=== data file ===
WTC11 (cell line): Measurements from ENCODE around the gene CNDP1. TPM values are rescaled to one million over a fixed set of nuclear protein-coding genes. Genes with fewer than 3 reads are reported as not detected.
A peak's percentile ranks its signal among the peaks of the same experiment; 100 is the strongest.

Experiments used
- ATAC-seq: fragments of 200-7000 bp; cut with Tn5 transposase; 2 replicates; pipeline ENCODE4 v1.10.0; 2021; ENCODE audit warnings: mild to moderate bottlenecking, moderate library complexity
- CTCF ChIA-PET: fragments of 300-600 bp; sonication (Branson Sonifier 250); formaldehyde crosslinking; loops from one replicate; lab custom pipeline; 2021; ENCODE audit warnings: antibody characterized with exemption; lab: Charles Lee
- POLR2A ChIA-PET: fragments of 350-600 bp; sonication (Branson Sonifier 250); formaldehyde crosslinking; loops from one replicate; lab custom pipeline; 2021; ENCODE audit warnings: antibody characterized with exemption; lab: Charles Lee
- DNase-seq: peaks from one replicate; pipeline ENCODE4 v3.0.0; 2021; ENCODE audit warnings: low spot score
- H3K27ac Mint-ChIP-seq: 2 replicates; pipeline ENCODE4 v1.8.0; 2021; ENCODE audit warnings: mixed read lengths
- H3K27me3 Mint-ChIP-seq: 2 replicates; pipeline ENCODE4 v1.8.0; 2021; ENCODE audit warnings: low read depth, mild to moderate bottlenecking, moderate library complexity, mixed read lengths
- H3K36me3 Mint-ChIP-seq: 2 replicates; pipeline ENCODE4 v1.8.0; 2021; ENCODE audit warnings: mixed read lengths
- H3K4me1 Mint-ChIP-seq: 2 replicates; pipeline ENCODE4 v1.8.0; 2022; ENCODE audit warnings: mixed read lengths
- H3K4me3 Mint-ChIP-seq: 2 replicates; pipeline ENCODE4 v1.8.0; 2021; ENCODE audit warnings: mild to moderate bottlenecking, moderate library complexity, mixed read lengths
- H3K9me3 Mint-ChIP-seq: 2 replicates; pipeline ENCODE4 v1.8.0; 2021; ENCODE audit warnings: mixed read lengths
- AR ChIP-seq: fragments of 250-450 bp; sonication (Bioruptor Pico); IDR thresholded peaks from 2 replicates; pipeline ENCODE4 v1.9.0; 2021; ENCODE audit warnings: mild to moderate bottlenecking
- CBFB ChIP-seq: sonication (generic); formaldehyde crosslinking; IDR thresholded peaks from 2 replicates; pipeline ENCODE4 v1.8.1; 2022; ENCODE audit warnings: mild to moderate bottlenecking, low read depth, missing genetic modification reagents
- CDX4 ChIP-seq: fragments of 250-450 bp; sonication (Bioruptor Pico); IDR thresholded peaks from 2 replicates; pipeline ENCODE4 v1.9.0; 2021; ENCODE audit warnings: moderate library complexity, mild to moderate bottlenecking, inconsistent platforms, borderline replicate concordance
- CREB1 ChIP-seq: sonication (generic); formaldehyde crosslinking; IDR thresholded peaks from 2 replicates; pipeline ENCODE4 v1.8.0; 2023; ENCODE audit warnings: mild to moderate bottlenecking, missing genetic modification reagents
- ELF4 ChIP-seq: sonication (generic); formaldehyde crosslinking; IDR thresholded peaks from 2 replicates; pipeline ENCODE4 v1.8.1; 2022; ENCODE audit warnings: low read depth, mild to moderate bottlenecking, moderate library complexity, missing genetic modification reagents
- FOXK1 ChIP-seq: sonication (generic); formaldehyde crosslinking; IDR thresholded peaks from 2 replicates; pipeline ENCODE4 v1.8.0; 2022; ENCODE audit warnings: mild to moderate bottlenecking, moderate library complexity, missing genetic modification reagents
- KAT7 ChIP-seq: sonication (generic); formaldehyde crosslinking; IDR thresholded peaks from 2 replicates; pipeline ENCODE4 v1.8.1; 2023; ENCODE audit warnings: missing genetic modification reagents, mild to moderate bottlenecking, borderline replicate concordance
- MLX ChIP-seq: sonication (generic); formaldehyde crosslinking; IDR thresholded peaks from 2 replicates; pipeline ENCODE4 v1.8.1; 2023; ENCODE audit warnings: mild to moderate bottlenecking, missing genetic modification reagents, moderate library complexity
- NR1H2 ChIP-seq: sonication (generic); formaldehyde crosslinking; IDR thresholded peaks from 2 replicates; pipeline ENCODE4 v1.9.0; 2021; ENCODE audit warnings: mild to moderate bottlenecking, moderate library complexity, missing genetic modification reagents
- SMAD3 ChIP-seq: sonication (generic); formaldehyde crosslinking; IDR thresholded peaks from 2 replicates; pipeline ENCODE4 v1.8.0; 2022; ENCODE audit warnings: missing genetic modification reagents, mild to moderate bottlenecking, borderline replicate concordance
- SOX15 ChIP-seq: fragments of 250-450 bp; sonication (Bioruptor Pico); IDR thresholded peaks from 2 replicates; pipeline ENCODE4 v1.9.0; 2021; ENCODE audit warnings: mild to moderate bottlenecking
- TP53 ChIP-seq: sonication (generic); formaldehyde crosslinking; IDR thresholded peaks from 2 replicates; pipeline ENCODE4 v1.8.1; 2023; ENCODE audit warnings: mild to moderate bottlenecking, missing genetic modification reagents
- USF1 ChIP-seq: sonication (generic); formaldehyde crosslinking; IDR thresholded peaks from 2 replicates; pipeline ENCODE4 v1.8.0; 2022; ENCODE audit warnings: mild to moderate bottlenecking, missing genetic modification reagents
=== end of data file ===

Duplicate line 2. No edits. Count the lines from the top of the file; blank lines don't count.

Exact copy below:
A peak's percentile ranks its signal among the peaks of the same experiment; 100 is the strongest.